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Bruno – Very Good; Very Very Bad

Bruno is a difficult movie to review. When it is good it is very good. But when it is bad it is very very bad.

Bruno (Sacha Baron Cohen) is a gay 19-year-old Austrian who spends his life following the latest fashions. Following a desire to become famous, he teams up with Lutz (Gustaf Hammarstan), who becomes a devoted manager, and travels to America where he tries out various means to draw the attention of the world to himself. But getting fame is a bit harder than he expected. Using candid-camera style interviews, Cohen presents a series of cutting social satires loosely tied together in a narrative structure.

So … what is good about Bruno? At its best, Bruno is a cutting, sarcastic satire of the modern infatuation with hollow celebrity fame. A number of the scenes in Bruno are brilliant at exposing the vacuous stupidity of so much human behaviour and attitudes. The interviews with women desperate for their children to become models and willing to expose them to almost anything dangerous or immoral to do so; being counselled by a fundamentalist Christian gay converter who wants to change Bruno to a heterosexual; posing as a heterosexual wrestler at a “straight” wrestling club where profound homophobia is revealed when Bruno and Lutz start acting out homosexual intimacies in the ring; and the intolerance of a TV talk-show audience when Bruno claims to have adopted a black African baby who is wearing a t-shirt promoting gayness. All of these scenes, and a couple more, provide some genuine belly-laughs and implied social commentary.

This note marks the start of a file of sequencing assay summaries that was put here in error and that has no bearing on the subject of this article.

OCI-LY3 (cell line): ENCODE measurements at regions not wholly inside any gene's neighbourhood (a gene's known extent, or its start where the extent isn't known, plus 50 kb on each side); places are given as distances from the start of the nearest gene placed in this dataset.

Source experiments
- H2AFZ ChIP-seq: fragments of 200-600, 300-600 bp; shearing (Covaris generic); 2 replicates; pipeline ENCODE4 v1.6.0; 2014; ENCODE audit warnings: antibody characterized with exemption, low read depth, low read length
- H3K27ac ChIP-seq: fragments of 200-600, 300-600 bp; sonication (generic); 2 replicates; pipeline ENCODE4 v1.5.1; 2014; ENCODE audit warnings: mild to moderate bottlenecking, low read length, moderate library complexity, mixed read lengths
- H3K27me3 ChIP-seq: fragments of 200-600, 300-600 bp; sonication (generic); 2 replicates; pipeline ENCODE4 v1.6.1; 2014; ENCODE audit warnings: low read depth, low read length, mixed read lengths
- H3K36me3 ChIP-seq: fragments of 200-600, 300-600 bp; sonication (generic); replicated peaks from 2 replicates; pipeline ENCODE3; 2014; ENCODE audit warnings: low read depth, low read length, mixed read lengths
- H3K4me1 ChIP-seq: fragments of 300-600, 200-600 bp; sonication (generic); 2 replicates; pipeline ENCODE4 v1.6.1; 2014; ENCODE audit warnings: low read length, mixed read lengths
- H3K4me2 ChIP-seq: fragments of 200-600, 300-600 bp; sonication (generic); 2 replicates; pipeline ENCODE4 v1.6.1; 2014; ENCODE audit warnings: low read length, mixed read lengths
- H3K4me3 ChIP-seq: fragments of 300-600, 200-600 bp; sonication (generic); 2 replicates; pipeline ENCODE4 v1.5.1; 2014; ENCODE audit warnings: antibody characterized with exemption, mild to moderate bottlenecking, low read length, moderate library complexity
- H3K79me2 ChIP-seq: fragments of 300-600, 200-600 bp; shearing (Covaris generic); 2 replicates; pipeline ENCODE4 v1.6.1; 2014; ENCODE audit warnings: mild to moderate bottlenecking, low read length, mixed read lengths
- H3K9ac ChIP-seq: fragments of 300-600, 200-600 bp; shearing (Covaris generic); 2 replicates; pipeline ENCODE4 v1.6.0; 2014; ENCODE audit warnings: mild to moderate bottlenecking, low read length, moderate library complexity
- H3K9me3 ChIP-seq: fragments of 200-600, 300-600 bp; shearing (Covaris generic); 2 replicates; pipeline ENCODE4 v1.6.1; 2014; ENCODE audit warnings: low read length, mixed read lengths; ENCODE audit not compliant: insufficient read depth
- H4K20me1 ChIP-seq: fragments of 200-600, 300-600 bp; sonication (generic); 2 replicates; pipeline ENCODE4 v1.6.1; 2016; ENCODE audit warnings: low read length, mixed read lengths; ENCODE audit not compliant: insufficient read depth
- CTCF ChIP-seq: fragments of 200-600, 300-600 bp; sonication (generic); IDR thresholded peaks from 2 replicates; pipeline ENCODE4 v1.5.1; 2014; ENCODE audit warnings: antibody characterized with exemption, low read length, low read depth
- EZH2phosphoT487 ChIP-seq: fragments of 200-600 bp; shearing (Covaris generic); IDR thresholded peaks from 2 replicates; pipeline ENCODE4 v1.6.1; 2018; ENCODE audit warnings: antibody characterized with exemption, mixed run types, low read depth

However, a number of Bruno’s characteristics completely undermine the value of watching this movie. The explicit nudity, sex (including real sex at a swingers’ party), extremely coarse language, and various other elements will be highly offensive to many (and quite rightly so). A significant amount of this material is overdone and unnecessarily “in-your-face”. It is as if Cohen and his co-writer didn’t know when to stop. The lack of subtlety reveals the unsophisticated approach to humour that is, in fact, a disrespect for the intelligence of the viewer. This material is truly awful and so crude I cannot describe it here — you really don’t want to see it.

In summary, Bruno has some great moments. But the presence of overdone, extremely tasteless material that reaches a new low for cinema, makes this movie one that is best avoided.

USA MPAA Rating: R


Content Advice

pervasive strong and crude sexual content, graphic nudity and language

Steve Parker writes from Adelaide, South Astralia and shares his reviews of film and literature at his blog entitled Thinking Christian.

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